Walter Wyatt served as reporter of decisions of the U.S. Supreme Court from 1946 to 1963. Prior to becoming reporter, Wyatt spent almost thirty years working for the FEDERAL RESERVE BOARD as an attorney. Wyatt's tenure was marked by a series of important decisions, including BROWN V. BOARD OF EDUCATION, 347 U.S. 483, 74 S. Ct. 686, 98 L. Ed. 873 (1954), which struck down state-sponsored, racially segregated schools.
Wyatt was born on July 20, 1893, in Savannah, Georgia. He attended the University of Virginia Law School and served as editor in chief of the Virginia Law Review, graduating in 1917. During WORLD WAR I, he was a member of the Legal Advisory Board of the Selective Service.
In 1922 Wyatt took a position as law clerk with the Federal Reserve Board in Washington, D.C. He rose from assistant to counsel to general counsel of the Board of Governors of the Federal Reserve System. From 1936 to 1946, Wyatt also served as general counsel to the federal Open Market Commission.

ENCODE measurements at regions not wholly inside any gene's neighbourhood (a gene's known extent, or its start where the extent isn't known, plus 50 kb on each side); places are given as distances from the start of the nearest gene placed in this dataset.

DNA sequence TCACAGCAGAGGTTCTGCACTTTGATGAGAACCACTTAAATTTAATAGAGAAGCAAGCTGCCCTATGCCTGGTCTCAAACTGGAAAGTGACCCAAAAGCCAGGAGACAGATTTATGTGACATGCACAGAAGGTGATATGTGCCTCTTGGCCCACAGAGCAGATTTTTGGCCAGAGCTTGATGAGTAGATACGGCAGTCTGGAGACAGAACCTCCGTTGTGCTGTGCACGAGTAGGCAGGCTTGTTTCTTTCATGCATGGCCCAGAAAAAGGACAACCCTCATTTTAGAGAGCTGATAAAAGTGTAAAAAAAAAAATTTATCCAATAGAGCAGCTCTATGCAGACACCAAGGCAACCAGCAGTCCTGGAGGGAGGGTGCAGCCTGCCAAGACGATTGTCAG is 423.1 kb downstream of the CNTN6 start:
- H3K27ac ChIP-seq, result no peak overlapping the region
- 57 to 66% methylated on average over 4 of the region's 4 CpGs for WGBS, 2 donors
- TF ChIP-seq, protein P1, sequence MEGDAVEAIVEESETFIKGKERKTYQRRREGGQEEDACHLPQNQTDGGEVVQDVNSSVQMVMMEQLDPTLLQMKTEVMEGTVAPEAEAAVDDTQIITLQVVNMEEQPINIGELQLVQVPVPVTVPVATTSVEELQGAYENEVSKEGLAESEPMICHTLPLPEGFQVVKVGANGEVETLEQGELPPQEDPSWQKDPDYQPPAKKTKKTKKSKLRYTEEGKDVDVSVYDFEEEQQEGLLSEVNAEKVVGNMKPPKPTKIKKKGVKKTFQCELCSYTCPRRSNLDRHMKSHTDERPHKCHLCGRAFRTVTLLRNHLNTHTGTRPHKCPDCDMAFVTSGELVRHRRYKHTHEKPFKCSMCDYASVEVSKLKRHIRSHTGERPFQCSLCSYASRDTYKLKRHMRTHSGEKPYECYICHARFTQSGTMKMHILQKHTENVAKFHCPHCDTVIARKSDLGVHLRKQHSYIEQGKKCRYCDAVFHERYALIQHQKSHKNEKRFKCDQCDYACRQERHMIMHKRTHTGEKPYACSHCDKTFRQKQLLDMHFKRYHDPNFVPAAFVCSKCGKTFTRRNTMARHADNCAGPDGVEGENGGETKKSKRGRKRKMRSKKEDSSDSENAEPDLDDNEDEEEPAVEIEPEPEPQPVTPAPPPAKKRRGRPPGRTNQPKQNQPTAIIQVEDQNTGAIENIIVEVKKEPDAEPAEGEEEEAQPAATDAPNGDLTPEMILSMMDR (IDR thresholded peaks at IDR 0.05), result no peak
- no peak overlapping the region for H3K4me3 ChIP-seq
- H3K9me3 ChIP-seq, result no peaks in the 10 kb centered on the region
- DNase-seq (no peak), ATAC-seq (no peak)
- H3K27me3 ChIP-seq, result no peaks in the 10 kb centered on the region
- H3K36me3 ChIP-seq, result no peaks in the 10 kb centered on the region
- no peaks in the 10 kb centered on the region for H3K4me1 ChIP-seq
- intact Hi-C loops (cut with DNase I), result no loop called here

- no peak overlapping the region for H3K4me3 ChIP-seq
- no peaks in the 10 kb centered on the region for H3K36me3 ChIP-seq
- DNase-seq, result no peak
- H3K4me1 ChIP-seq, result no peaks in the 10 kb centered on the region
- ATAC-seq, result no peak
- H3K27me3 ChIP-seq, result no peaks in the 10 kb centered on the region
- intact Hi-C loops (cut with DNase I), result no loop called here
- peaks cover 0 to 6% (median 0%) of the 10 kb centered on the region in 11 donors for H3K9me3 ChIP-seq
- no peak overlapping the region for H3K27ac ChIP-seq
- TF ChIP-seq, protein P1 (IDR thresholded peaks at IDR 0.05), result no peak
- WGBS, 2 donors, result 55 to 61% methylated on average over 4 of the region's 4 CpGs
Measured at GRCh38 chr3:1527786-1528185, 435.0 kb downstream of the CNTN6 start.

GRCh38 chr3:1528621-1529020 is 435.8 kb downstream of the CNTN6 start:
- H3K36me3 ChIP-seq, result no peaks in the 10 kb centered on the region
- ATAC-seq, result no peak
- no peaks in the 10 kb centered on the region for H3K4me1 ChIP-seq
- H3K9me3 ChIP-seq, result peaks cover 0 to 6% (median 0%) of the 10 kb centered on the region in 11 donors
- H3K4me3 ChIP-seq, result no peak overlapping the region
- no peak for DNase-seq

The Supreme Court appointed Wyatt its reporter in 1946. Because the position had been vacant for more than two years, Wyatt edited volumes 322 to 325 of the United States Reports, which had been previously published without editorial review. During his seventeen years as reporter, Wyatt edited or coedited 123 volumes of decisions, writing a syllabus for each opinion that highlights the important points of each case.
Wyatt also published numerous works on banking law throughout his career.
Wyatt retired from his position in 1963. He died in Washington, D.C., on February 26, 1978.